Credit Card Reform Act of 2009 - Is It Working?
Last Updated: July 24, 2017
Since the enactment of the Credit Card Act of 2009 back in February of 2010, are credit card holders really better off? Studies show confusion still lingers and questions still abound regarding terms of the card deals, how cards are marketed, billed, and regulated in the United States. Gone are the surprise interest-rate hikes, shifting due dates for monthly payments and sky-high fees for minor infractions.
Credit Card Industry Survey
During a conference in Washington, D.C., the Consumer Financial Protection Bureau says the law is working and they released the results of the first government analysis of the CARD Act's impact. According to Elizabeth Warren, the bureau's acting director at that time, "One year after the CARD Act took effect, we think it is appropriate to ask whether it has had its intended effects and how the credit card marketplace has changed." The conference, called "The CARD Act: One Year Later", focused on what has changed since the law took effect, what those changes mean for consumers, credit card issuers and the market, and what still needs to be done to improve consumers' ability to compare credit card products and fully understand their terms.
The CFPB conducted voluntary surveys of the nine largest credit card issuers, representing 90 percent of the credit cards issued in the United States. The Office of the Comptroller of the Currency also conducted surveys of credit card pricing practices and the bureau polled consumers about their experiences since the new regulations took effect. Among the findings released in the fact sheet:
- Surprise interest rate hikes on existing credit card balances have been significantly curtailed, from 15 to just 2 percent today.
- Late fees have been substantially reduced.
- Over-limit fees, once common in the industry, have virtually disappeared.
- Consumers say their credit card costs are clearer but terms are still confusing.
What Do the Banks Think About the Reform?
Bankers say the law is beneficial to consumers but those benefits come with a cost. The day before the bureau's credit card conference, Bank of America, the second-largest issuer of credit cards, made clear the act's cost. The bank issued a statement saying that its credit card division's bottom line was affected by the CARD Act regulations, and that it had to adjust its 2009 financial statements to reflect a $20.3 billion write-down due to "deteriorating credit quality and the adverse impact from The CARD Act on Bank of America's credit card operations."
However, Warren also noted that the year saw some card issuers focusing their efforts on skirting the new card law by finding loopholes or creating new services that weren't specifically banned by the law. "As soon as the CARD Act became law, it seems that some industry lawyers were asked to find slightly different ways to accomplish that which the legislation was intended to outlaw. To its credit, the Federal Reserve Board responded with a rule-making proceeding designed to close the loopholes." Warren said that continually writing new rules to cover every potential industry practice was costly for consumers and the industry, especially small banks and credit unions.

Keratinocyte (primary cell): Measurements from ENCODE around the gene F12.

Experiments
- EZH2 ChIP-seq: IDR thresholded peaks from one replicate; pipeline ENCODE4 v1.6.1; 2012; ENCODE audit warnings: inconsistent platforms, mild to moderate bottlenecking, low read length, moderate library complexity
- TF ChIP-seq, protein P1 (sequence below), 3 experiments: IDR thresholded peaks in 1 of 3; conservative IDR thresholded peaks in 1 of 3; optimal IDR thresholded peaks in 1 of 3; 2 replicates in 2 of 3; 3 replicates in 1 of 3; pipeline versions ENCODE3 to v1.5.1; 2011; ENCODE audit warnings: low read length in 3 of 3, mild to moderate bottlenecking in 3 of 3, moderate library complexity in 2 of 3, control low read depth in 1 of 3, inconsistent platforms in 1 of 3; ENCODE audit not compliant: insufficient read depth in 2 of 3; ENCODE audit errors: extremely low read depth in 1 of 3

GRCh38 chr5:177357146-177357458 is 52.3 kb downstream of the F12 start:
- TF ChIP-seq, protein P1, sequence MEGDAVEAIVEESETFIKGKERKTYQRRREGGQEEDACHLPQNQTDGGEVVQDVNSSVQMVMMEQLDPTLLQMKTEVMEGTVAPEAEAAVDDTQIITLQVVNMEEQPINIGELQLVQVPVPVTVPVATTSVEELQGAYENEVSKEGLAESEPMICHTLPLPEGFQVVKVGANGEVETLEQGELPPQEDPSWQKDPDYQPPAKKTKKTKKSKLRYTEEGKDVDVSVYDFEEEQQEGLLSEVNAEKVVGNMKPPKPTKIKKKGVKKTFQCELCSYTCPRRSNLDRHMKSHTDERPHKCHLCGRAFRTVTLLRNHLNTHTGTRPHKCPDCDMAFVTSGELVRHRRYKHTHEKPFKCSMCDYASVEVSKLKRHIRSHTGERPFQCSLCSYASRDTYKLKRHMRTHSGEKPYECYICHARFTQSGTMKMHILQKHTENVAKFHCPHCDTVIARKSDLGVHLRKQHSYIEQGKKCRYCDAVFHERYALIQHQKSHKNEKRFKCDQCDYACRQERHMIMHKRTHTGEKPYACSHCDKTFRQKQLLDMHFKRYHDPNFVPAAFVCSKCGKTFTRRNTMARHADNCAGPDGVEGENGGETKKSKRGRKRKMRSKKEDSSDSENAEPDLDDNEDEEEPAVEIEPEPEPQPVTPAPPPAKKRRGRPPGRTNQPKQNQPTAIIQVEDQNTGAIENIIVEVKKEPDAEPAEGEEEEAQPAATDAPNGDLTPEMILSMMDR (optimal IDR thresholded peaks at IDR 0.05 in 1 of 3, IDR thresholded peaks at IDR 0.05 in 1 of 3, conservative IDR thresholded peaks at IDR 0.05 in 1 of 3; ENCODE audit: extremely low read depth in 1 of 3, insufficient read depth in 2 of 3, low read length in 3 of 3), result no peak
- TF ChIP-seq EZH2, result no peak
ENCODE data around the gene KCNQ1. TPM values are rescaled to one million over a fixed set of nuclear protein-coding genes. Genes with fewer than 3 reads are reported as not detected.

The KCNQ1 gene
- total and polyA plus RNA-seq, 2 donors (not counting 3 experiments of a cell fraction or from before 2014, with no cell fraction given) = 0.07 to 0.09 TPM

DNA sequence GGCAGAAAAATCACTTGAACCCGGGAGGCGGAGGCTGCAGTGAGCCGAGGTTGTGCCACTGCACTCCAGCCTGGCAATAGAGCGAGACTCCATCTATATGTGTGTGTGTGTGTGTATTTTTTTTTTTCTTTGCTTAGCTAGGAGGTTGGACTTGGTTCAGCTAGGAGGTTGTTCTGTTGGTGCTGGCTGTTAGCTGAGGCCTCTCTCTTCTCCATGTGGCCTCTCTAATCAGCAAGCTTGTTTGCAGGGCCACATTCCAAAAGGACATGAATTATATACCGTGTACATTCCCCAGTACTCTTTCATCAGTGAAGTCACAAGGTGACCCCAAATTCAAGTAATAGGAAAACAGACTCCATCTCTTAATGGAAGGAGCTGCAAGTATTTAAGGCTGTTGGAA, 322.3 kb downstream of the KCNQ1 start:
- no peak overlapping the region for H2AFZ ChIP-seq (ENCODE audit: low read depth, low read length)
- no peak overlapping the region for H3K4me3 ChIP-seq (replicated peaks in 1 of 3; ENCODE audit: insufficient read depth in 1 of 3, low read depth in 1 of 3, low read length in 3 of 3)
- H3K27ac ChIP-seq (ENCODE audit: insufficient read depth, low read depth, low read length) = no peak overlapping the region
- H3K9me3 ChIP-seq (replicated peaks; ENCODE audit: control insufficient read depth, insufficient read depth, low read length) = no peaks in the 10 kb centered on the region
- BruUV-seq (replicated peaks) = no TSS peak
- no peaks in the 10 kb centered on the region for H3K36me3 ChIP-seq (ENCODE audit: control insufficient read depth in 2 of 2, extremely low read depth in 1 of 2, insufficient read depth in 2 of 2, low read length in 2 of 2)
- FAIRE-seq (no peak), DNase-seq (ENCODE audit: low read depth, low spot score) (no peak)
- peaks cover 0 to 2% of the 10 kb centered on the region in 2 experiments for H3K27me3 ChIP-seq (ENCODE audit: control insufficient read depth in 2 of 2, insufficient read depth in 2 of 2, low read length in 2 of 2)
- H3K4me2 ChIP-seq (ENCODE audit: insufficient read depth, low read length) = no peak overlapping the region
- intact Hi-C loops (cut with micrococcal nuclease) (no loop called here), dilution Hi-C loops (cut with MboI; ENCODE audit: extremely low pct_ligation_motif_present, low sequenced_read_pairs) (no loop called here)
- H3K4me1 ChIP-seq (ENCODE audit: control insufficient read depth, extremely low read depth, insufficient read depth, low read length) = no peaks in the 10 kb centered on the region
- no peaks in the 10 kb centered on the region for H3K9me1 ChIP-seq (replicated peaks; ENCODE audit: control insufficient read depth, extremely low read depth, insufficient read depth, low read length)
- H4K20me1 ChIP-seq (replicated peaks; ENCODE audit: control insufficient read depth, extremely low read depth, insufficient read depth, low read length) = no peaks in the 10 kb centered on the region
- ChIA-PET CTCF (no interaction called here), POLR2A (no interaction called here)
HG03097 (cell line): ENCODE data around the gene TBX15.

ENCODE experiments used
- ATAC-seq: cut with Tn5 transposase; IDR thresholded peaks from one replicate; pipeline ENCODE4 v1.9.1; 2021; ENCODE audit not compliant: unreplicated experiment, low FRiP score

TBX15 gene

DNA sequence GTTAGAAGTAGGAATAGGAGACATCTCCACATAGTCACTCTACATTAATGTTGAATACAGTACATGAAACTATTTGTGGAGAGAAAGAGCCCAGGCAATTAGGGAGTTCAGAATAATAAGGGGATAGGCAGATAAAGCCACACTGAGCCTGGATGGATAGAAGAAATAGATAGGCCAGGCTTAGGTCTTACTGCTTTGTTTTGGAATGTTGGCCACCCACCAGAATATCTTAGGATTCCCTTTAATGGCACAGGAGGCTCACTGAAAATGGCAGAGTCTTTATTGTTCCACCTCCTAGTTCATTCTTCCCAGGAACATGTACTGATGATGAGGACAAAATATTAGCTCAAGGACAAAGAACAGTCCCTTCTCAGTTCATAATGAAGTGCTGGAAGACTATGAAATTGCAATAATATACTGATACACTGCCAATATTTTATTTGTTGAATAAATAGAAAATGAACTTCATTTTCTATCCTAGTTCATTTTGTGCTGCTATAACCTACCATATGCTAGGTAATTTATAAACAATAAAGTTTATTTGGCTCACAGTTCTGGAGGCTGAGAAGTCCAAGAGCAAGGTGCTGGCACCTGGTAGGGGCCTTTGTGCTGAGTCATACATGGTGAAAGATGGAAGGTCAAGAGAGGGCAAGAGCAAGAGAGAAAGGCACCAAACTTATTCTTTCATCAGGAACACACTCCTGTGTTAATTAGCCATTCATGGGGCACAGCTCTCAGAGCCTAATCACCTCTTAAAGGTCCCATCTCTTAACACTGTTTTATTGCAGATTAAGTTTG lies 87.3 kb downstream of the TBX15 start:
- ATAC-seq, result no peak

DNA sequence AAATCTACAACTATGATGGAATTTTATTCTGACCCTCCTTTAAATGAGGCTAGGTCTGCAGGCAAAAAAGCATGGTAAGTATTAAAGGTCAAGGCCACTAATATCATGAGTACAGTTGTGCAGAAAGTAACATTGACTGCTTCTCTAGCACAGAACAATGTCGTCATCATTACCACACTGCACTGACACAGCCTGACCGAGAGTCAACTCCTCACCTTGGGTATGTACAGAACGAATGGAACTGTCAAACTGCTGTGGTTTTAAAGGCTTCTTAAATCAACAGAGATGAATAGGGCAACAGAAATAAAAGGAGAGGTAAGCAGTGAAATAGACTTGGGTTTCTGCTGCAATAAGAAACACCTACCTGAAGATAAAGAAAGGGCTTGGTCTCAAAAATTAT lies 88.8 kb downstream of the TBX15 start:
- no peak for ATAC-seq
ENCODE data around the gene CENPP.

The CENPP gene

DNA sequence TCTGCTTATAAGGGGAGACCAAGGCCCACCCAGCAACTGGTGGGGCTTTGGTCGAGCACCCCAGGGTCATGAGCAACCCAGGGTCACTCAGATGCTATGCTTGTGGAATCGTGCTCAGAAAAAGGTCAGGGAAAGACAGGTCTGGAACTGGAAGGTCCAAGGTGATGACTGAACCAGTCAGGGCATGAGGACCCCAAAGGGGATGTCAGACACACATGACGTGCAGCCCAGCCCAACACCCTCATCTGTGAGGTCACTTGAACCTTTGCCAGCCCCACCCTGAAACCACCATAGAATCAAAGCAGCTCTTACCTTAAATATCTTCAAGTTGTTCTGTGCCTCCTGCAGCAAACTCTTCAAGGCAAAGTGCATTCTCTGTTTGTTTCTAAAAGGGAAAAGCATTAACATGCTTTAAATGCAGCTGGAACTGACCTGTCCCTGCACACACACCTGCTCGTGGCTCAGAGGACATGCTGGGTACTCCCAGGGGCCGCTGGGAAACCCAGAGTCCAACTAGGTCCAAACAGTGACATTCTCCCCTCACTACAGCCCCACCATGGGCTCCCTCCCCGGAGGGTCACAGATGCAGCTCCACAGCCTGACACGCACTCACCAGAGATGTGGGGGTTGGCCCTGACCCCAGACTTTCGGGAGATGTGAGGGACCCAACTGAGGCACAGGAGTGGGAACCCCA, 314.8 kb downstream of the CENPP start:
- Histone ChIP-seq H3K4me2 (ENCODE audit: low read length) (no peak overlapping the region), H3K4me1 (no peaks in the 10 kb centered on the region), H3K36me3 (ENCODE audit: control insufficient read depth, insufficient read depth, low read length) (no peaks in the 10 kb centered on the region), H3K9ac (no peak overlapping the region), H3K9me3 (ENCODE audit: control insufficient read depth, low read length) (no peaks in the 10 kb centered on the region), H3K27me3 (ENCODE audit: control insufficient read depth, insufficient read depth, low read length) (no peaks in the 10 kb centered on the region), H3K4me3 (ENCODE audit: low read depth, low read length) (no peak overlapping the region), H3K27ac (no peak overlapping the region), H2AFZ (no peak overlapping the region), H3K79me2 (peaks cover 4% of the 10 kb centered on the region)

The Costs of the CARD Act
So, to get a true reading on the impact of this law, it was necessary to go back to late 2008 for a look at how things were before the CARD Act started to change things. To do this, CardRatings.com compared terms on roughly 500 credit card offers from late 2008 and late 2011, and found the following impacts that may be attributed to the CARD Act:
- Higher Interest Rates. From the end of 2008 to 2011, the prime bank rate was unchanged but credit card rates rose by an average of 2.1 percent. Based on roughly $600 billion in outstanding U.S. debt, a 2.1 percent increase translates to an annual consumer cost of $16.8 billion.
- Heavier Burden on Customers with Poor Credit. The CARD act was suppose to protect consumers with credit problems. But instead of lowering the interest rates on subprime cards, the market actually saw an increase of 3.4 percent from 2008 to 2011.
- Ballooning Balance Transfer Fees. Balance transfer fees also have risen over the past five years from 2.1 to 3.3 percent - costing consumers an additional $120 on a $10,000 balance transfer.
Benefits of the CARD Act
We don't want to focus entirely on the negative aspects of this new credit card reform act. There have been some benefits as well:
- Fewer Late Fees
- Fewer Over-the-Limit Fees
- Lower Over-the-Limit Fees
At this point, it is impossible to tell how much the lower fees in some areas are counteracted by higher fees in others as a result of the CARD Act, but the 800-pound gorilla is the $16.8 billion added annual cost due to higher interest rates. But, one thing the CARD Act has done is shift the way the cost burden is distributed among cardholders. By protecting cardholders who are late with payments or have credit problems, the CARD Act seems to have caused cardholders to pay higher interest rates.
The consistent theme is that when regulators micromanage the banking business to benefit certain customers, the outcome seems to be higher costs for everyone.